Dublin-based Elan has seen its share of disappointment in recent immunotherapy trials for Alzheimer disease (see ARF related news story). Now it appears that their small molecule drug candidate ELND005 has run into some trouble. According to the company website, serious adverse events, including a high number of deaths, have prompted the company to drop the highest two doses (1,000 mg and 2,000 mg twice a day) of the compound in its ongoing Phase 2 trial (ELND005-AD201) and also reduce dosage in its open-label extension study (ELND005-AD251) to 250 mg twice a day.
ELND005 (previously known as AZD-103) is an inositol compound that can prevent formation of amyloid-β oligomers, which many scientists consider the most toxic form of the peptide. The compound reduces brain Aβ deposits in mouse models of AD and also protects the animals against cognitive decline (see ARF related news story). It also improves synaptic function in neurons treated with Aβ oligomers in vitro (see ARF related news story). The U.S. Food and Drug Administration fast-tracked the compound for approval in April 2007.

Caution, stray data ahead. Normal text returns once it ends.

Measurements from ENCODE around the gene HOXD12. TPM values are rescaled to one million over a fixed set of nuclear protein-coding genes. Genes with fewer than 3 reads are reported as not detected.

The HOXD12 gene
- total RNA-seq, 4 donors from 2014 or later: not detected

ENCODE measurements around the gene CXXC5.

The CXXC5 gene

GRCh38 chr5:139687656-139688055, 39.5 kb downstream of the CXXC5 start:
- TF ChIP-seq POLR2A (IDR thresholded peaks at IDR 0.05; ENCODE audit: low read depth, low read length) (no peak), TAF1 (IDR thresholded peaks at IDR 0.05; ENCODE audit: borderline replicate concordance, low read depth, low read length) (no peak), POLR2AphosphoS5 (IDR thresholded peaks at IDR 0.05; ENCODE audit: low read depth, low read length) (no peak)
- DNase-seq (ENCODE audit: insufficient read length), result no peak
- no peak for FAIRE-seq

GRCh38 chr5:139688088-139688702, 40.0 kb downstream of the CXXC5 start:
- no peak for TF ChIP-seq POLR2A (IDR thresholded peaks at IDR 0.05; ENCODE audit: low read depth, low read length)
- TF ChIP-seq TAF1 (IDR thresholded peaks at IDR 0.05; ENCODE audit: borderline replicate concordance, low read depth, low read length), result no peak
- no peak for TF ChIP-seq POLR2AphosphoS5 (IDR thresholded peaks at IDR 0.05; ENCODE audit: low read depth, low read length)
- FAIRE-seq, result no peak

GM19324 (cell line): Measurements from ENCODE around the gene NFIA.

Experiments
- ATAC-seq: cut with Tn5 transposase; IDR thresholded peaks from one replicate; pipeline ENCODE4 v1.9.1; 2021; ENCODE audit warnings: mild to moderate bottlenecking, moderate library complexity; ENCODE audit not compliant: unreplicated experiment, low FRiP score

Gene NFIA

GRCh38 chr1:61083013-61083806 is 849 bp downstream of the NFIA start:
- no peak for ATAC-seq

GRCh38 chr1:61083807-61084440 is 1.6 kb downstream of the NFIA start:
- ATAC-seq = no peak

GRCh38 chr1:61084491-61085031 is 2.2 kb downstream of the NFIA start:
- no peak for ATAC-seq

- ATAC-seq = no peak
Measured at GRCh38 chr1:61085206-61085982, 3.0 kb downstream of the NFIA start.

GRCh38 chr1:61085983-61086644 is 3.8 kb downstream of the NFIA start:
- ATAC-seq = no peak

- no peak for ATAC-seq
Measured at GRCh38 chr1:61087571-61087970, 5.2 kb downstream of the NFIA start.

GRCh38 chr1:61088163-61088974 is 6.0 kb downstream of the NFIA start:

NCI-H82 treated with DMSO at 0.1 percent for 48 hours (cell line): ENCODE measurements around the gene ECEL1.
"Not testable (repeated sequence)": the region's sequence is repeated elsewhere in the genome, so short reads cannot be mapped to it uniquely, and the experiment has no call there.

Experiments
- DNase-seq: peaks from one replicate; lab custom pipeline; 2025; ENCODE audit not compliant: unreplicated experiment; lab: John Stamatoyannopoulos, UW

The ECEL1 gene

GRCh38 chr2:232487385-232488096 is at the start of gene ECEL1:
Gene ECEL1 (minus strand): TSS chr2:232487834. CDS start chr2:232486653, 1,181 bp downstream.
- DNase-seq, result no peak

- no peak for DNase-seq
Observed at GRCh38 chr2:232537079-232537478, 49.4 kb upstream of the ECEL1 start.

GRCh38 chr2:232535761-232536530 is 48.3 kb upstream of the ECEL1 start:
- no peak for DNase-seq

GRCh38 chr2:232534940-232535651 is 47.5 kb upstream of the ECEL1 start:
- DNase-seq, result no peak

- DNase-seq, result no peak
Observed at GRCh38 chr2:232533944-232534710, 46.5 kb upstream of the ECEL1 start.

The Phase 2 trial enrolled approximately 353 patients with mild to moderate AD, who were divided into three treatment arms and one placebo. Nine deaths have been recorded in patients treated with the two highest doses. The company release states that “A direct relationship between ELND005 and these deaths has not been established.” Nevertheless, the company and its partner, Transition Therapeutics, Inc., Toronto, Canada, made the decision to drop the two highest doses in consultation with the Independent Safety Monitoring Committee.
For more information, see the company press release.—Tom Fagan.
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